Can you imagine being an artist who isn't allowed into your own show? That's what happened to folk artist Clementine Hunter. Her paintings went from hanging on her clothesline to hanging in museums, yet because of the color of her skin, a friend had to sneak her in when the gallery was closed.
With lyrical writing and striking illustrations, this picture book biography introduces kids to a self-taught artist whose paintings captured scenes of backbreaking work and joyous celebrations of southern farm life. They preserve a part of American history we rarely see and prove that art can help keep the spirit alive.
"The words and images in this moving picture-book biography show that Hunter was not stopped by self-pity, and she did not wait for the perfect time to paint. She had no canvas, so she made art with whatever she could find––window shades, glass bottles, old boards––and Evans’ full-page paintings with bright collage and black line evoke Hunter’s hard work on the plantation, and happy times, too, including weddings and baptisms; and they show her creating beautiful, glowing art in the dim kerosene light, as she draws on her memories of her long life." -- School Library Journal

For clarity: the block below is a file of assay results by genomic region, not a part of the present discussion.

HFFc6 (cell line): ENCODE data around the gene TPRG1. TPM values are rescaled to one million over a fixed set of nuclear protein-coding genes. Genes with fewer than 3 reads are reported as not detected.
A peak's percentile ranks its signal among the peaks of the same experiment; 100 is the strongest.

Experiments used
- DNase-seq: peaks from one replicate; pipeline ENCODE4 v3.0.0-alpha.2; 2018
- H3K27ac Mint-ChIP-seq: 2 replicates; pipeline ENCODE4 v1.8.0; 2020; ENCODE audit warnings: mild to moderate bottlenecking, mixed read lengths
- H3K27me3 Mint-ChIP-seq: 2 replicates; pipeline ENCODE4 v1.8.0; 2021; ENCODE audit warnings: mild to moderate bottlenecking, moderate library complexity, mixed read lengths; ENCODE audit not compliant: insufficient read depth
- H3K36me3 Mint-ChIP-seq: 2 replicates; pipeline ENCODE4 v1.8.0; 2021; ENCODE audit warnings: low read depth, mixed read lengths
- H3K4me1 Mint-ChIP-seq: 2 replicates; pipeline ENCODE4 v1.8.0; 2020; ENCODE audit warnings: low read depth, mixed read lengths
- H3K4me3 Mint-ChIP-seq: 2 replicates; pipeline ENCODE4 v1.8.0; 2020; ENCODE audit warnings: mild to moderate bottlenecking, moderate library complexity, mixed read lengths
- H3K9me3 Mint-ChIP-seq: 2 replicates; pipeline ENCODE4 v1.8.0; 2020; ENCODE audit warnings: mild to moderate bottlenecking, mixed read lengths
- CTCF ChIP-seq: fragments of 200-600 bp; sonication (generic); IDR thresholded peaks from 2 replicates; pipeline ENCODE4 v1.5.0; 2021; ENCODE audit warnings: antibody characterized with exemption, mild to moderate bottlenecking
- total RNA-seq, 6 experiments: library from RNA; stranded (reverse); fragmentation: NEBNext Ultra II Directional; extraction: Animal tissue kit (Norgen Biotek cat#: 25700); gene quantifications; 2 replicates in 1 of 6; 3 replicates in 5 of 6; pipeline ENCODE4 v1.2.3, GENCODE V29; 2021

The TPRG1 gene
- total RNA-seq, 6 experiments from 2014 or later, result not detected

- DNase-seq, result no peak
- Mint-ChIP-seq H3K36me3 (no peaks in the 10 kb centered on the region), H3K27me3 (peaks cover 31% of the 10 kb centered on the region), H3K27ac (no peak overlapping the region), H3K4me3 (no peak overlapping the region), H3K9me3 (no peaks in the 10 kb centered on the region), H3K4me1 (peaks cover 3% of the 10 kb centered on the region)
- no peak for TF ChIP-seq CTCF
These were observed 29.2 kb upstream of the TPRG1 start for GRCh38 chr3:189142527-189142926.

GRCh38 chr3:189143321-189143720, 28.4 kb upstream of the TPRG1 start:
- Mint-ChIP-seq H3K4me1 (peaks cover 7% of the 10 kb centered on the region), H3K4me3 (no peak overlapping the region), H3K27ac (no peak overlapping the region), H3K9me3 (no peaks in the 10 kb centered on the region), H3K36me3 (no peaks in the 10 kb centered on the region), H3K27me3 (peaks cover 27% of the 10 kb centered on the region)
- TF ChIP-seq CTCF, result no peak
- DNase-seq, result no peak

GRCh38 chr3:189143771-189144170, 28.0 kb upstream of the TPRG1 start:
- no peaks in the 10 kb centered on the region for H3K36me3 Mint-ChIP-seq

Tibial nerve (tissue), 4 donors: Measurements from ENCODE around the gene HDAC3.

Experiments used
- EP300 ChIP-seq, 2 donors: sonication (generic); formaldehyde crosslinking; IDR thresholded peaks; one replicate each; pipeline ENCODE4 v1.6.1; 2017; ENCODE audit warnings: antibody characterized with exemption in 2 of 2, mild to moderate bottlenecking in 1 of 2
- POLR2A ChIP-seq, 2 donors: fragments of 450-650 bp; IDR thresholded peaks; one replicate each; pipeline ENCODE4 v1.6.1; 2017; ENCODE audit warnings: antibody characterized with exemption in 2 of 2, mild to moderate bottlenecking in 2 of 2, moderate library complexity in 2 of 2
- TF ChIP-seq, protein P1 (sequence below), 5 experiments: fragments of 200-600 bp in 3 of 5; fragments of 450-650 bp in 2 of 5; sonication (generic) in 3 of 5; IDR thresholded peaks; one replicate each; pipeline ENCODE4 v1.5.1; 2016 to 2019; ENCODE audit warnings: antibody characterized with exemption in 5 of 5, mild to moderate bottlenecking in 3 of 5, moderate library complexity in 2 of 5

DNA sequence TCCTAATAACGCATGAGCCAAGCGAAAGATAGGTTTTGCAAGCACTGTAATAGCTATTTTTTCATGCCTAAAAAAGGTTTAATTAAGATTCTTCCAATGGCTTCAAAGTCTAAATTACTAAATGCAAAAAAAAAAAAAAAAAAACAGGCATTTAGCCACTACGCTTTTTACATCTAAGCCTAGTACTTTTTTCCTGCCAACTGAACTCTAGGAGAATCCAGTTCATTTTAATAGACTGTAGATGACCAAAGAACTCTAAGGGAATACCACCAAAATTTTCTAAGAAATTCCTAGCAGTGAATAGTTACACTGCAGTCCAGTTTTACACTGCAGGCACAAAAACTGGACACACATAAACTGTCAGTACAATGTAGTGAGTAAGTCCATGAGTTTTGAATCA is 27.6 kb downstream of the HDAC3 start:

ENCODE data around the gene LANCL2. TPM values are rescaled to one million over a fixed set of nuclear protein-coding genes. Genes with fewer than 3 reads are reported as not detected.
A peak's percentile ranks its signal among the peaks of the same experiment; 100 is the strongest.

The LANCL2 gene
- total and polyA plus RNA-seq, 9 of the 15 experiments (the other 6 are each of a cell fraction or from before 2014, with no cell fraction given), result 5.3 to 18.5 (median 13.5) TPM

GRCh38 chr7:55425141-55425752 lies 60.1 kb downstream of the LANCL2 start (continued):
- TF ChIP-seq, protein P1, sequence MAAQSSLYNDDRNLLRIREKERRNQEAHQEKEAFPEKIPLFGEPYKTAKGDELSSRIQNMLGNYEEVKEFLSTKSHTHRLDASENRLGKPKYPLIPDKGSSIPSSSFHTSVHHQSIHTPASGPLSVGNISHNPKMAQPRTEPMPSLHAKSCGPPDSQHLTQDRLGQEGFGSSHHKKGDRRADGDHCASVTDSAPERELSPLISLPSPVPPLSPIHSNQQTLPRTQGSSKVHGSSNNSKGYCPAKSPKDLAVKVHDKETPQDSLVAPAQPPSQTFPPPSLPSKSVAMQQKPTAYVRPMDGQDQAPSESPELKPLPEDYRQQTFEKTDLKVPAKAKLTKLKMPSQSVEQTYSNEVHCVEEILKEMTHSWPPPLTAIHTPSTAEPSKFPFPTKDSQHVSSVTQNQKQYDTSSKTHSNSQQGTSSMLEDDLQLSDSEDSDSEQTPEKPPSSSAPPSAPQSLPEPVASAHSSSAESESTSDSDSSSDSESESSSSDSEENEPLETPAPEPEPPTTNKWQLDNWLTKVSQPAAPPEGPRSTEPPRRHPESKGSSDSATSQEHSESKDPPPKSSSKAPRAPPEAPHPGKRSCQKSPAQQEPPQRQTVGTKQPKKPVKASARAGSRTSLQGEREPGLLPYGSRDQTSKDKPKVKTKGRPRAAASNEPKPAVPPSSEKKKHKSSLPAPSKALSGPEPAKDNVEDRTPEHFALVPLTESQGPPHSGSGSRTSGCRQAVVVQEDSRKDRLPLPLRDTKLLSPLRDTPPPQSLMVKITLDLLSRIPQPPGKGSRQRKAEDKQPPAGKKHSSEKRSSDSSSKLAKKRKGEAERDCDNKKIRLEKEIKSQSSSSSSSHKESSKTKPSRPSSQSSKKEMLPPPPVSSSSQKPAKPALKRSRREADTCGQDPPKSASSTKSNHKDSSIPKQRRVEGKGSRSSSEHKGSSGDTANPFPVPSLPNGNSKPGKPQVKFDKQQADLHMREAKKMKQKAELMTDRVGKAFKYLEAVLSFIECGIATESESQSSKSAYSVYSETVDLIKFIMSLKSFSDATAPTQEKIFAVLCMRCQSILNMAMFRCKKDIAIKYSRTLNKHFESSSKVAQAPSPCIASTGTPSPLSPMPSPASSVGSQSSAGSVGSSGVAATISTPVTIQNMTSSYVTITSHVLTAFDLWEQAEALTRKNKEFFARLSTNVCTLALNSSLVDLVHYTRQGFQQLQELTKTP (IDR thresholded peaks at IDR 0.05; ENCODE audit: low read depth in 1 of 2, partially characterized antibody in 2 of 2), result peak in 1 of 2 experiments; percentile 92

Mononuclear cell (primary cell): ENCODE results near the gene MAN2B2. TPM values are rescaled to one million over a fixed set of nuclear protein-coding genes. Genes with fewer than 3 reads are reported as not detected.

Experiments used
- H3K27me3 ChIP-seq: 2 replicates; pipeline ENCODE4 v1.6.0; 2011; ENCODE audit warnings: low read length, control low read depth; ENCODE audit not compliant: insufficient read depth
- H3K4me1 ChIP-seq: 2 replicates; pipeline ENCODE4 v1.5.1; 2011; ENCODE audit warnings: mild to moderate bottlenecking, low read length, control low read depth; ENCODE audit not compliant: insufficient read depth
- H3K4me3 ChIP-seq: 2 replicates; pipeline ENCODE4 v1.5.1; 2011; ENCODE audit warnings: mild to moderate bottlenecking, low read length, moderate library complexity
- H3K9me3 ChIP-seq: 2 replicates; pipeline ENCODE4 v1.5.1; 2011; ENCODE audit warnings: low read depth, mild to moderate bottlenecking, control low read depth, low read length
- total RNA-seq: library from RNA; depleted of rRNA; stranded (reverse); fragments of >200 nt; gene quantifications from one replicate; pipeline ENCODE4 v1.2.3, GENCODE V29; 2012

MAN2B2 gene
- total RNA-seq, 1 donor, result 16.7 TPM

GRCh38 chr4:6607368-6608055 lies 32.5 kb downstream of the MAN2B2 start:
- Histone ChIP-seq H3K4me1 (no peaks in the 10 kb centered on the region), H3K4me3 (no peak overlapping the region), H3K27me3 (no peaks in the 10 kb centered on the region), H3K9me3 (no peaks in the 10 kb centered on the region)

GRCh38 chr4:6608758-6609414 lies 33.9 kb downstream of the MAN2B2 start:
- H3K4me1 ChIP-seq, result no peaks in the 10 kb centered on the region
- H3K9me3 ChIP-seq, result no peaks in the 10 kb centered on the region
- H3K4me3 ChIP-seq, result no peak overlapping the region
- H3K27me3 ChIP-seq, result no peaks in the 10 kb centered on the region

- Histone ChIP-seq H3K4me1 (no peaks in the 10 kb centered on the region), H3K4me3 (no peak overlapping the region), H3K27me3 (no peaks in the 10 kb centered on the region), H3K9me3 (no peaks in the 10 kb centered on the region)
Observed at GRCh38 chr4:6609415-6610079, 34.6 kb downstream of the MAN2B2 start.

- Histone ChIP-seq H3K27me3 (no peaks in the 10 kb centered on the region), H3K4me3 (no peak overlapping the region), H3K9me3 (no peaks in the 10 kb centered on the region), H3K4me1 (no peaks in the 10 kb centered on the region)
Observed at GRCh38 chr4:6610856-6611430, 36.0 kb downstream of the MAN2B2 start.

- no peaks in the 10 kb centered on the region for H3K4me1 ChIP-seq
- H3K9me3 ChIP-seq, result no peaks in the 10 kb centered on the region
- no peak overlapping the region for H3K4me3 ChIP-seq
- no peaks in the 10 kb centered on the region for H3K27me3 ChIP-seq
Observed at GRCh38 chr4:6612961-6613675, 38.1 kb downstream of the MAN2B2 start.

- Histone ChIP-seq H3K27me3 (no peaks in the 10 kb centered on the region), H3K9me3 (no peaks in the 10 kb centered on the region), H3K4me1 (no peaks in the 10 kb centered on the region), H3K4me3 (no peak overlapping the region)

|5 - 8
|Sep 18, 2008